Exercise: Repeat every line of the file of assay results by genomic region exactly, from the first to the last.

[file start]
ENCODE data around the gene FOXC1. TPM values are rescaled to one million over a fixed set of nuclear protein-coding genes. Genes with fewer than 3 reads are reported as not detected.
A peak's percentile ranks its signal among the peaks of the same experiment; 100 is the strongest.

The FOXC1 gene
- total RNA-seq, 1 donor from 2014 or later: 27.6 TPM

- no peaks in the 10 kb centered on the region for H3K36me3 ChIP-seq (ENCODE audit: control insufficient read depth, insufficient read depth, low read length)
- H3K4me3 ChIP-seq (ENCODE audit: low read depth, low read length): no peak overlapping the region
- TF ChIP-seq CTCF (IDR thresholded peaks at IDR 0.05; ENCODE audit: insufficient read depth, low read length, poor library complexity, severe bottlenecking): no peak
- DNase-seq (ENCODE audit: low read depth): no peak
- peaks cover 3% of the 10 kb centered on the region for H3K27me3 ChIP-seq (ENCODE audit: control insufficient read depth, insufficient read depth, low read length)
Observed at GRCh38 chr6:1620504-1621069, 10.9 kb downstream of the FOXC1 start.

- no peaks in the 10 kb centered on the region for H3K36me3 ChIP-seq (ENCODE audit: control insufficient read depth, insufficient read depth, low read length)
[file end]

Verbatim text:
ENCODE data around the gene FOXC1. TPM values are rescaled to one million over a fixed set of nuclear protein-coding genes. Genes with fewer than 3 reads are reported as not detected.
A peak's percentile ranks its signal among the peaks of the same experiment; 100 is the strongest.

The FOXC1 gene
- total RNA-seq, 1 donor from 2014 or later: 27.6 TPM

- no peaks in the 10 kb centered on the region for H3K36me3 ChIP-seq (ENCODE audit: control insufficient read depth, insufficient read depth, low read length)
- H3K4me3 ChIP-seq (ENCODE audit: low read depth, low read length): no peak overlapping the region
- TF ChIP-seq CTCF (IDR thresholded peaks at IDR 0.05; ENCODE audit: insufficient read depth, low read length, poor library complexity, severe bottlenecking): no peak
- DNase-seq (ENCODE audit: low read depth): no peak
- peaks cover 3% of the 10 kb centered on the region for H3K27me3 ChIP-seq (ENCODE audit: control insufficient read depth, insufficient read depth, low read length)
Observed at GRCh38 chr6:1620504-1621069, 10.9 kb downstream of the FOXC1 start.

- no peaks in the 10 kb centered on the region for H3K36me3 ChIP-seq (ENCODE audit: control insufficient read depth, insufficient read depth, low read length)